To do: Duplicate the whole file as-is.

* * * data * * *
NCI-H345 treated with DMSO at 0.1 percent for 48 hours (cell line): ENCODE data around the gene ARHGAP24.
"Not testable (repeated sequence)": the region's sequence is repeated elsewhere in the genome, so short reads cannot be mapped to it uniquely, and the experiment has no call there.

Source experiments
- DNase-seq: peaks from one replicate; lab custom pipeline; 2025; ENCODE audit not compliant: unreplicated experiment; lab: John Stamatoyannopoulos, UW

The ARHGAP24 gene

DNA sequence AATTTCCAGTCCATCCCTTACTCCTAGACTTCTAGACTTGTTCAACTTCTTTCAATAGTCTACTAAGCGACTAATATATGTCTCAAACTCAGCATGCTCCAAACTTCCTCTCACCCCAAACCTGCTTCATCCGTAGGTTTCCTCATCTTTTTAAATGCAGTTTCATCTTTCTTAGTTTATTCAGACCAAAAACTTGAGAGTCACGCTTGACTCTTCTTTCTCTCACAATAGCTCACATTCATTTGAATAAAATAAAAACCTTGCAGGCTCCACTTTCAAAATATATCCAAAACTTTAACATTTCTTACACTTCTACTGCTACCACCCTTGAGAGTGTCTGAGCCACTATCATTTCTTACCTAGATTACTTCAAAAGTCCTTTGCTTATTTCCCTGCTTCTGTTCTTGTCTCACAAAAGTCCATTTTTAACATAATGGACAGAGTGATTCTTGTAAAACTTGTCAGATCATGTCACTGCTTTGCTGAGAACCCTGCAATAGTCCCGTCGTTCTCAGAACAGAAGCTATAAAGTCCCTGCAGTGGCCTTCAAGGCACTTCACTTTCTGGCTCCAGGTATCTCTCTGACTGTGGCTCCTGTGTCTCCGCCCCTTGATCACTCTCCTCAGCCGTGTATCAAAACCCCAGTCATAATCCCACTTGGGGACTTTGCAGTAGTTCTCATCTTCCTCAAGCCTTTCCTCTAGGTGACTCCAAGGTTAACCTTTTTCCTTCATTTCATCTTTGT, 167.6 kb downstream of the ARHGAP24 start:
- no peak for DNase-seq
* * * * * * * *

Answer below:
NCI-H345 treated with DMSO at 0.1 percent for 48 hours (cell line): ENCODE data around the gene ARHGAP24.
"Not testable (repeated sequence)": the region's sequence is repeated elsewhere in the genome, so short reads cannot be mapped to it uniquely, and the experiment has no call there.

Source experiments
- DNase-seq: peaks from one replicate; lab custom pipeline; 2025; ENCODE audit not compliant: unreplicated experiment; lab: John Stamatoyannopoulos, UW

The ARHGAP24 gene

DNA sequence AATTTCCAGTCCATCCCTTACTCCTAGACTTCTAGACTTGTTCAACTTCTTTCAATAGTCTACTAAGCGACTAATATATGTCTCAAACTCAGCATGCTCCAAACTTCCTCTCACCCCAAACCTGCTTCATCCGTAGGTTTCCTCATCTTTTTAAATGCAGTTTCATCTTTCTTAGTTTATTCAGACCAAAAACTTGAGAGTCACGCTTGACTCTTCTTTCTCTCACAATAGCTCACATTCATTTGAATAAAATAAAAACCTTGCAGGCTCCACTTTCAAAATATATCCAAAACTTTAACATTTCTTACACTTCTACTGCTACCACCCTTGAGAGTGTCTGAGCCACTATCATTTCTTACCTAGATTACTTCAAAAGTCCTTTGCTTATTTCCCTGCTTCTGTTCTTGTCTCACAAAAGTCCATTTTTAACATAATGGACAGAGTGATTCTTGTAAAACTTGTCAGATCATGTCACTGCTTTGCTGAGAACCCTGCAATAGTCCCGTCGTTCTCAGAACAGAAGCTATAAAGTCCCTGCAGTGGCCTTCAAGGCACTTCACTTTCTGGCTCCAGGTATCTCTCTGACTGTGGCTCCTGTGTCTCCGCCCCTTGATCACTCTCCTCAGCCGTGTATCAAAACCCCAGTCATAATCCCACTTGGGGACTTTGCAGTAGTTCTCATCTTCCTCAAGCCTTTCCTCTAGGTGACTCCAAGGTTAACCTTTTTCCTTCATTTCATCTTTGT, 167.6 kb downstream of the ARHGAP24 start:
- no peak for DNase-seq